By Peter Nurse
Investing.com — Omicron cases continue to soar in both Europe and the Americas, but stock markets remain buoyant. Elon Musk has exercised all of his Tesla (NASDAQ:) options, potentially reducing the selling pressure on the stock, while inventories fall again. remains highly centralized. Here’s what you need to know in financial markets on Wednesday, 29th December.
1. Omicron cases soar
Risk sentiment may be on the rise as the year draws to a close, but so are Covid cases. This means trading could be volatile as investors return in force next year.
The World Health Organization’s weekly update, published on Tuesday, showed that the number of new Covid infections grew by 57% in Europe in the week before Dec. 26, and by 30% in the Americas region.
France led the way, reporting Europe’s highest ever daily number with 179,807 cases on Tuesday, but Italy, Greece, Portugal and England all reported record highs as well.
While there are some mobility restrictions in place in Europe, many national governments have been reluctant to implement wholesale lockdowns again, clinging to studies that suggest the dominant Omicron strain of the Covid-19 virus is less harmful than the previous Delta variety.
It’s debatable how long this stance can last if cases continue to soar, especially with the World Health Organization warning that the surge in cases will push health systems towards the brink of collapse.
2. Stocks to edge higher; Omicron in focus
U.S. stocks are set to open marginally higher Wednesday, continuing the recent rally amid optimism that the Omicron variant will not be as economically damaging as first feared.
By 5:25 AM ET (1025 GMT), were up 45 points, or 0.1%, were up 10 points, or 0.2% and climbed 60 points, or 0.4%.
The blue chip closed almost 100 points higher on Tuesday, its fifth straight day of gains, while the and dropped marginally.
The number of Covid cases are on the rise in the U.S., with more than 4.1 million Covid cases this month, according to data from Johns Hopkins University, well above November’s tally of 2.54 million.
However, the Biden administration has made it clear that a national lockdown is not on the cards while the Centers for Disease Control and Prevention recently shortened its isolation recommendation for people who test positive if they don’t have symptoms.
In corporate news, Apple (NASDAQ:) for its iPhone product line at Foxconn in Sriperumbudur, India, citing poor working conditions, while JD.com (NASDAQ:).com has to $3 billion from $2 billion.
3. Bitcoin still too centralized
The recent selling in Bitcoin continued Wednesday, with the world’s biggest and best-known cryptocurrency dropping over 3% to $47,668. This follows on from a fall of over 6% on Tuesday, meaning the digital currency is down 31% from the year’s high of $69,000 on Nov. 10.
The cryptocurrency market has come into the mainstream of investor thinking this year, with Bitcoin hitting $1 trillion in market value for the first time in February.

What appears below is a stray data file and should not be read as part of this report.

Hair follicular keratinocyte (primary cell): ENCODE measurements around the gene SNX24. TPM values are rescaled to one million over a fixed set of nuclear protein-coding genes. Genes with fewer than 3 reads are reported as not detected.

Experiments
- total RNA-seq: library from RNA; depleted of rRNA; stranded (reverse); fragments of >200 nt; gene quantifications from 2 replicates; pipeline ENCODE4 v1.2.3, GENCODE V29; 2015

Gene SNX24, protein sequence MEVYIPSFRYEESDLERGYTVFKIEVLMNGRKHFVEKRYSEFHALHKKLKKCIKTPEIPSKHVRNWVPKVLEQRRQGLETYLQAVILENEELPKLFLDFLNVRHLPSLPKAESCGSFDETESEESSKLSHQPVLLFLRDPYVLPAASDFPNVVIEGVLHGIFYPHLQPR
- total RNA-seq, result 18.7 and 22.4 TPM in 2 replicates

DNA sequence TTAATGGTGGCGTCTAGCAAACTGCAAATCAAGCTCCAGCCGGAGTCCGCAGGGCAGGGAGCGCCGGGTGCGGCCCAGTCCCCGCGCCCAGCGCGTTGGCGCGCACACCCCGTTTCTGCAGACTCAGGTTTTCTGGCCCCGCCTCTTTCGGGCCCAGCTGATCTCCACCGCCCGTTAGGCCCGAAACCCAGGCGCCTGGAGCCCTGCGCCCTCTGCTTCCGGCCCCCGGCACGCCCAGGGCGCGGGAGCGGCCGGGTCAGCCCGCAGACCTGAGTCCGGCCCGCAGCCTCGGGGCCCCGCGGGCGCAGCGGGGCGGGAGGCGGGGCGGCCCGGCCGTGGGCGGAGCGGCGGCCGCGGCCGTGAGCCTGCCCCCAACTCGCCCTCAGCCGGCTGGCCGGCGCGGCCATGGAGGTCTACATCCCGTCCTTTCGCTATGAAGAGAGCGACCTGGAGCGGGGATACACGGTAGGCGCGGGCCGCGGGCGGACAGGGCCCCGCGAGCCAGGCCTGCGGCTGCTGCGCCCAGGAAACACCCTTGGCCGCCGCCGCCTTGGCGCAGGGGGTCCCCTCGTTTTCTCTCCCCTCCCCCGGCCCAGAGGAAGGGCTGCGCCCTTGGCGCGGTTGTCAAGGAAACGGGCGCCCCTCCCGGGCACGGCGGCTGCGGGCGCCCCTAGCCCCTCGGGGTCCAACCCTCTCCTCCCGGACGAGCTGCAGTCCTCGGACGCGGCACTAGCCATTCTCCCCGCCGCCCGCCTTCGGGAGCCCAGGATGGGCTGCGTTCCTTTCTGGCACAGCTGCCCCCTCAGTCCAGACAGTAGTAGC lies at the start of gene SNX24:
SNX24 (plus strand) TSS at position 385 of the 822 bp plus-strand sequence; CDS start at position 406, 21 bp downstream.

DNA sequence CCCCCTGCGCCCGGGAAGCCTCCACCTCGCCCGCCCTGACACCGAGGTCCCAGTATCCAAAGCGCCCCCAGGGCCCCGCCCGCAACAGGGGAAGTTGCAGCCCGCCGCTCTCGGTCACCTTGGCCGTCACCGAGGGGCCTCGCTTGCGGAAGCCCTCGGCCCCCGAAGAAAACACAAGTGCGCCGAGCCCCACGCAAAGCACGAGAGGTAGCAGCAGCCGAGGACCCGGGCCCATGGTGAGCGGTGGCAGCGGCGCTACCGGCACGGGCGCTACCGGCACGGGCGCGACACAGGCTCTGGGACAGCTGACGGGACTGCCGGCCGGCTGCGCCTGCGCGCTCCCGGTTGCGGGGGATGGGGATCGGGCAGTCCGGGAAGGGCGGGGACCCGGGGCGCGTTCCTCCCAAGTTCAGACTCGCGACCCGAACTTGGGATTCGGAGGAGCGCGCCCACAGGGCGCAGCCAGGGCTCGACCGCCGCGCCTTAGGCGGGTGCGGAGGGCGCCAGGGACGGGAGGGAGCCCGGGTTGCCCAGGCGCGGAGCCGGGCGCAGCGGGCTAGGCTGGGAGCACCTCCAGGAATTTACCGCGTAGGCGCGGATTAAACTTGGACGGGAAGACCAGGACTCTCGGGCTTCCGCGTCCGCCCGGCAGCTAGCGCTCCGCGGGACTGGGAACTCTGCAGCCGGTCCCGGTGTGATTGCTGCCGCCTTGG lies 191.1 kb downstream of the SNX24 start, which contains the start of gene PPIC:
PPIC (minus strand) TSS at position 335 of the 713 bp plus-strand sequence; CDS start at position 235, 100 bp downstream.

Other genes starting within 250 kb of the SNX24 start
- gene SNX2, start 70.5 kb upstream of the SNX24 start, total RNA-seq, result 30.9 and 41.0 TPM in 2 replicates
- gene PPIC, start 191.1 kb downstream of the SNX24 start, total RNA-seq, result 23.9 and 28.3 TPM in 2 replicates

That said, a new study finds that after more than 12 years in existence holdings of Bitcoin are still concentrated in too few individuals. According to a study by the National Bureau of Economic Research, the top 1% Bitcoin holders own 27% of the 19 million Bitcoin currently in circulation.
“This inherent concentration makes Bitcoin susceptible to systemic risk,” researchers Igor Makarov and Antoinette Schoar wrote, “and also implies that the majority of the gains from further adoption are likely to fall disproportionately to a small set of participants.”
4. Tesla selling pressure eases
Investors in Tesla, the American electric vehicle manufacturer, will be pleased to hear that CEO Elon Musk has exercised all of his options expiring next year, potentially signaling an end to his stock sales.
Tesla shares lost about a quarter of their value after Musk in November asked his followers on Twitter if he should sell 10% of his holding, primarily to pay a tax bill.
Musk said last week that he would reach his 10% target “when the 10b preprogrammed sales complete,” something that the company said was done on Tuesday.
5. Crude helped by falling U.S. inventories
Oil prices stabilized Wednesday, after the previous session’s rally as industry data pointed to a large fall in U.S. crude oil stockpiles, suggesting continued demand from the world’s largest consumer.
By 5:25 AM ET, U.S. crude futures were down 0.1% at $75.92 a barrel, and futures rose 0.1% at $78.78 a barrel. Both contracts are trading near their highest levels in a month.
Data from the , released late Tuesday, showed U.S. crude stocks in the week ended Dec. 24.
Official data from the U.S. are due later Wednesday, and if the draw is confirmed it would be a fifth consecutive weekly decline, the longest run since September.
The global recovery from the Covid pandemic, the rise of the Omicron variant notwithstanding, coupled with the cautious approach of the Organization of Petroleum Exporting Countries in restoring supply is pushing crude towards its biggest annual gain in more than a decade.
OPEC and its allies including Russia, a group known as OPEC+, is due to meet next week to assess production policy heading into 2022.